Hardware and Software Environment

Turning more particularly to the drawings, wherein like numbers denote like parts throughout the several views, FIG. 1 illustrates a data processing apparatus 10 consistent with the invention. Apparatus 10 generically represents, for example, any of a number of multi-user computer systems such as a network server, a multi-user computer, a mainframe computer, etc. However, it should be appreciated that the invention may be implemented in other data processing apparatus, e.g., in stand-alone or single-user computer systems such as workstations, desktop computers, portable computers, and the like, or in other computing devices such as embedded controllers and the like. One suitable implementation of apparatus 10 is in a midrange computer such as a pSeries or iSeries computer available from International Business Machines Corporation.

Apparatus 10 generally includes one or more physical processors 12 coupled to a memory subsystem including main storage 17, e.g., an array of dynamic random access memory (DRAM). Where desired, the physical processors may be multithreaded. Also illustrated as interposed between physical processors 12 and main storage 17 is a cache subsystem 16, typically including one or more levels of data, instruction and/or combination caches, with certain caches either serving individual processors or multiple processors as is well known in the art.

Furthermore, main storage 17 is coupled to a number of types of external (I/O) devices via a system bus 18 and a plurality of interface devices, e.g., an input/output bus attachment interface 20, a workstation controller 22 and a storage controller 24, which respectively provide external access to one or more external networks 26, one or more workstations 28, and/or one or more storage devices such as a direct access storage device (DASD) 29.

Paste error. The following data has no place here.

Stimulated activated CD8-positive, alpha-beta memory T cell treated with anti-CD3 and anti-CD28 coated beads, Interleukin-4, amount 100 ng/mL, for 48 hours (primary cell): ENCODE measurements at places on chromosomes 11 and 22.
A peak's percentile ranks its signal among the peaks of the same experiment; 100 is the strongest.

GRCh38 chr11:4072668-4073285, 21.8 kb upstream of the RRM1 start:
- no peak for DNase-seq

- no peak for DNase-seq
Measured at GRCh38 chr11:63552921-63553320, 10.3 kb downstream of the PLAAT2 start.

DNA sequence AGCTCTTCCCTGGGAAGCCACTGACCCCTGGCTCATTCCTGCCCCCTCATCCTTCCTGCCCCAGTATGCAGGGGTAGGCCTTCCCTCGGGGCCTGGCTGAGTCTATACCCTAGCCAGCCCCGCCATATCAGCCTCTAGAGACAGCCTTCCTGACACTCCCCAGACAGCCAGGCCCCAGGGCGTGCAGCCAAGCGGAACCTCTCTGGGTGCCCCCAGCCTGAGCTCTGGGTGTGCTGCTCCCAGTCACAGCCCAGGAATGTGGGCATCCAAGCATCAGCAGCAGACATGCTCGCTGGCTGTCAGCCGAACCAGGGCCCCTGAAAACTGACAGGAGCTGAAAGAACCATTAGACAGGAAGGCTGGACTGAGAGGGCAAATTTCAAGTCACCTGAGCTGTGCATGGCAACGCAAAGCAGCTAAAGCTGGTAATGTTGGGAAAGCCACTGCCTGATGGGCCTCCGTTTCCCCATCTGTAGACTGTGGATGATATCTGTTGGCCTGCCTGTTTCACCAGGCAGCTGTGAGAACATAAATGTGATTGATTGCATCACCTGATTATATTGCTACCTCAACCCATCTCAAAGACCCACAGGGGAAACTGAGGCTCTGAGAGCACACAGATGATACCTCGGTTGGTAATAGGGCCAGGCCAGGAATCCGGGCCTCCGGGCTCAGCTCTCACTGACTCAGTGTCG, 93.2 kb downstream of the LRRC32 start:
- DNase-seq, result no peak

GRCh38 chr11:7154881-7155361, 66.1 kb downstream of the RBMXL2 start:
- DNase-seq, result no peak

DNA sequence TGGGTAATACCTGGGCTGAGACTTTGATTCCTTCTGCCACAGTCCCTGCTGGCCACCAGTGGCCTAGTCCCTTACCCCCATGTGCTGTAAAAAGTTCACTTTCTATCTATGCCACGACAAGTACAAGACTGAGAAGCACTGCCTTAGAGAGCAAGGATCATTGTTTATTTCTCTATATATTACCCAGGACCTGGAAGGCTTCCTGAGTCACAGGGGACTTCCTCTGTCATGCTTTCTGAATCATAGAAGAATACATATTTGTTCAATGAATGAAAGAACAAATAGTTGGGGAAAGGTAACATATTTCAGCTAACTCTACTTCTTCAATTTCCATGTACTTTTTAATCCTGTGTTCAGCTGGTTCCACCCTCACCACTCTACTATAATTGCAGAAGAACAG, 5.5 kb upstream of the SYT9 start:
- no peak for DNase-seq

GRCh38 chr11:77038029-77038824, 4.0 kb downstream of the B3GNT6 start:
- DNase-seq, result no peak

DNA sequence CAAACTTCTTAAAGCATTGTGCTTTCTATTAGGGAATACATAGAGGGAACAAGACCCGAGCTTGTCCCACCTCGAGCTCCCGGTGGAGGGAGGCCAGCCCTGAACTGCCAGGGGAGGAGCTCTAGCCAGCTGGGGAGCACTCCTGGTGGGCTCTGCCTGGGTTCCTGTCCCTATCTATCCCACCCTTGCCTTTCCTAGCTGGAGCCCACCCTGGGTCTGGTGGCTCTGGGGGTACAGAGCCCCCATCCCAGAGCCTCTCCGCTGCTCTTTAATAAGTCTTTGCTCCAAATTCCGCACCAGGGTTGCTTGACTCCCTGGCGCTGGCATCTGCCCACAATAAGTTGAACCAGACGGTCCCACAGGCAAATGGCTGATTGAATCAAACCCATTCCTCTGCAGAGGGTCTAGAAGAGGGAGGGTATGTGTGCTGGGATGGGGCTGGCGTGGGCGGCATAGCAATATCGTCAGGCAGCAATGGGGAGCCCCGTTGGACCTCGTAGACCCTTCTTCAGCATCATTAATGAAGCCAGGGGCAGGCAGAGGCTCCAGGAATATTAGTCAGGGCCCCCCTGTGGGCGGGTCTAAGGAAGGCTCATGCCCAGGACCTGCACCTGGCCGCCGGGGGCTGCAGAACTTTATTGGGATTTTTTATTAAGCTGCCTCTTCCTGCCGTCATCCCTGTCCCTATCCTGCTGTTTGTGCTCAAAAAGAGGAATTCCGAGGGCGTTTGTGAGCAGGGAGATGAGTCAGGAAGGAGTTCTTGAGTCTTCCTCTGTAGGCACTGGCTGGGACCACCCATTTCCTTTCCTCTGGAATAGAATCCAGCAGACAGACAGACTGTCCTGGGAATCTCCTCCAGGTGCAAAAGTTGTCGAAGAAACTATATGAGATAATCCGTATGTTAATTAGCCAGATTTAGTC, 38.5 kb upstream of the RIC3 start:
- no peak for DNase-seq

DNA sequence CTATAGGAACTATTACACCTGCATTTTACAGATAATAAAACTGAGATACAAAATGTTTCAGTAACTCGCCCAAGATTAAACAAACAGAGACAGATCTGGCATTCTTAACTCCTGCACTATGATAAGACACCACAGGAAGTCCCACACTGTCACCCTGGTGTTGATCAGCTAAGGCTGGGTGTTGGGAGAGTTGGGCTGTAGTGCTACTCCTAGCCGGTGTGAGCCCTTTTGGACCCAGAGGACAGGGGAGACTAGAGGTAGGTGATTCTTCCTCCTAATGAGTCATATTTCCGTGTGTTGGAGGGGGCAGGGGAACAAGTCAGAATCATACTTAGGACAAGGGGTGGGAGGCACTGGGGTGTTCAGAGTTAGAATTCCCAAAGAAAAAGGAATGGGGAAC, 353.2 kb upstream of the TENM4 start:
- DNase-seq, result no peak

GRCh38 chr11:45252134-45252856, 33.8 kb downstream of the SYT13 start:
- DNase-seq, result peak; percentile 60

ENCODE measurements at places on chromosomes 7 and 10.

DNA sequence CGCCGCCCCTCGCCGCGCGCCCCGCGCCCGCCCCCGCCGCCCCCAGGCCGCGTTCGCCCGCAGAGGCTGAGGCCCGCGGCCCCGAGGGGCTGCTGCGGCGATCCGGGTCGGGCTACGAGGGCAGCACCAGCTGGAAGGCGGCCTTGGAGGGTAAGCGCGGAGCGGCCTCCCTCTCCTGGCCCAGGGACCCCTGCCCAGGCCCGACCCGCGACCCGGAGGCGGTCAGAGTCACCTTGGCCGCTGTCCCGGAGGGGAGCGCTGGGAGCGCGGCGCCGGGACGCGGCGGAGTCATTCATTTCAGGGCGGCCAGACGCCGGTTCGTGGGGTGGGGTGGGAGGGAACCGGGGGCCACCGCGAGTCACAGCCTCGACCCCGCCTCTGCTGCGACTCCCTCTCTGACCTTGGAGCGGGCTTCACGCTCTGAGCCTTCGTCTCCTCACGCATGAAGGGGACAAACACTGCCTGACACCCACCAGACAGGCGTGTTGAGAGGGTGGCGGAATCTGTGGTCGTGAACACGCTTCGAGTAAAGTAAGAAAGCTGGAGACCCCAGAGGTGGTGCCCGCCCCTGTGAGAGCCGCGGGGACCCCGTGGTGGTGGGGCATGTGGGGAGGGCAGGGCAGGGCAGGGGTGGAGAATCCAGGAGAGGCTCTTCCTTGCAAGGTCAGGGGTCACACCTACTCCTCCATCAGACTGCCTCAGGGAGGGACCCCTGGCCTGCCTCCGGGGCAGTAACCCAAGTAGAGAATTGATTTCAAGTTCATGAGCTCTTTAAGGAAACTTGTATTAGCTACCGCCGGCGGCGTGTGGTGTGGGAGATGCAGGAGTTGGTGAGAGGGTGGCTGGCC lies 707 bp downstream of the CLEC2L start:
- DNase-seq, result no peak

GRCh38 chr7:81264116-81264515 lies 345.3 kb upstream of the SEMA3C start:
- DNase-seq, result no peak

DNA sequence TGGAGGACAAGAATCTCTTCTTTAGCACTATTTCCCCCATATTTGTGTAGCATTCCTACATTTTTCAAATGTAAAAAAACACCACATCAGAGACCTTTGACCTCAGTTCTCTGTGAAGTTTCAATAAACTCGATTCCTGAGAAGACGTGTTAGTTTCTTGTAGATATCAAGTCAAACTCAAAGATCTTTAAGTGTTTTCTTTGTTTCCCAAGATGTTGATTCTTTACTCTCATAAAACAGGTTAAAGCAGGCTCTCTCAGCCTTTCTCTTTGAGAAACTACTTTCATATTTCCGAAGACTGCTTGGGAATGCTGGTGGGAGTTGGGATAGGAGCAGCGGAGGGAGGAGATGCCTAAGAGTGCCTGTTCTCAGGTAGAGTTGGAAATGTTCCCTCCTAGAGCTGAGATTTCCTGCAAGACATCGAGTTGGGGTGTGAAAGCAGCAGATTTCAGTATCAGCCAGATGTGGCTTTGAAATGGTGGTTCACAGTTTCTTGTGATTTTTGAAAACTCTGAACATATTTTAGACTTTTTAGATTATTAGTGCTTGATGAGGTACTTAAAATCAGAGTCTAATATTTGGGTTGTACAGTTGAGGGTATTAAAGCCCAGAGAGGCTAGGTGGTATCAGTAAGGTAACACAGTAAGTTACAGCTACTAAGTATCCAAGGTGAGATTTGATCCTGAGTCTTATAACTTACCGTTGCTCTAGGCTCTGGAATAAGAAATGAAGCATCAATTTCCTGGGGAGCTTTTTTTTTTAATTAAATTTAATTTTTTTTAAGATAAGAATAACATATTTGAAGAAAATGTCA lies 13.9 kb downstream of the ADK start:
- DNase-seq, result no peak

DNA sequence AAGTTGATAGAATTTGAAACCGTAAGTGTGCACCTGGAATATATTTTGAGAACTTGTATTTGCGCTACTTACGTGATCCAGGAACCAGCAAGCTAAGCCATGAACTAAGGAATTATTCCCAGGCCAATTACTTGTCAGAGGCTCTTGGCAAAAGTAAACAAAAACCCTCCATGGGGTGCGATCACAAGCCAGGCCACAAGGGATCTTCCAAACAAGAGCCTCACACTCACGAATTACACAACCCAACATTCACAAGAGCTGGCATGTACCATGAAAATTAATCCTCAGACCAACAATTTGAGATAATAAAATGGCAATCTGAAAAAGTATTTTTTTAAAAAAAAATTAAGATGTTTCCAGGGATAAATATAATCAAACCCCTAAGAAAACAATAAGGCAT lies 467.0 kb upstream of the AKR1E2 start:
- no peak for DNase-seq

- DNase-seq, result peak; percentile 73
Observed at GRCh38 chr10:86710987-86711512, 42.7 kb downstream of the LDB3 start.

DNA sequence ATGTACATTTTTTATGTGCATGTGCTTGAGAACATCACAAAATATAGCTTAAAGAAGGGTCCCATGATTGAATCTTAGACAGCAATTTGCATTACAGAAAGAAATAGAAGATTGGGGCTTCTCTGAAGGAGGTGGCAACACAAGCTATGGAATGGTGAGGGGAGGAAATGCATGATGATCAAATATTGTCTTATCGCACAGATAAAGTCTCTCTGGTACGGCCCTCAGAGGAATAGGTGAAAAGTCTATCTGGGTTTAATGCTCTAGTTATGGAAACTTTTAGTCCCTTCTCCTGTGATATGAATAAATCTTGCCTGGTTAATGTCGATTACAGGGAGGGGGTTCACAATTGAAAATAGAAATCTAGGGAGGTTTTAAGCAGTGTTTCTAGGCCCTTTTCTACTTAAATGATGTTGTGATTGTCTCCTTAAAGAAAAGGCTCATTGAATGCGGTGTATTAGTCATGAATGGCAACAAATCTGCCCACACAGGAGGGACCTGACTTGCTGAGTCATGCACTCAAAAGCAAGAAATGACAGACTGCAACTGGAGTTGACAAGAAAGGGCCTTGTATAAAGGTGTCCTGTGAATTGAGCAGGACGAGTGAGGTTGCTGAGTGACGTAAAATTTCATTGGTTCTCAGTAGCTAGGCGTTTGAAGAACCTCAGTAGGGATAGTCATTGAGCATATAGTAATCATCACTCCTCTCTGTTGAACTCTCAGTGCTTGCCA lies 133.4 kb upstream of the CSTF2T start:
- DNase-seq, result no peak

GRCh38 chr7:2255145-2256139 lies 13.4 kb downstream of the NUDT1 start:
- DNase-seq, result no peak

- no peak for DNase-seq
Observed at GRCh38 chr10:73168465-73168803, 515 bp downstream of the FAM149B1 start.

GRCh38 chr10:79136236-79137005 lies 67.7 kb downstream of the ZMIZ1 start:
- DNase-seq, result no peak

FIG. 2 illustrates in greater detail the primary software components and resources utilized in implementing a logically partitioned environment consistent with the system 10 shown in FIG. 1. The system 30 of FIG. 2 includes a plurality of partitions, e.g., partitions 41, 42, 44 that share common processing resources among multiple processes. Such an architecture may rely upon a single computing machine having one or more physical processors 12, or central processing units (CPU's). The physical processors 12 may execute software configured to simulate multiple virtual processors 13.

The partitions 41, 42 and 44 in system 30 are uncapped, and may logically comprise a portion of a system's physical processors 12, a direct access storage device (DASD) 68 and other resources as assigned by an administrator. Each partition typically hosts an operating system 50, 56, 57 and may have multiple virtual processors 13. In this manner, each partition 41, 42 and 44 operates largely as if it is a separate computer.

Each partition 41, 42 and 44 may additionally include stored CPU or other response times 52, a collection services tool 53 for measuring the response times 52, and an uncapped benefits determination program 54 for determining and reporting estimated response times.

An underlying program called a hypervisor 46, or partition manager, uses this scheme to assign physical resources to each partition 41, 42 and 44. For instance, the hypervisor 46 may intercept requests for resources from operating systems 50, 56, 57 to globally share and allocate them. If the partitions 41, 42 and 44 are sharing processors, the hypervisor 46 allocates physical processor cycles between the virtual processors 13 of the partitions 41, 42 and 44 sharing the physical processor 12.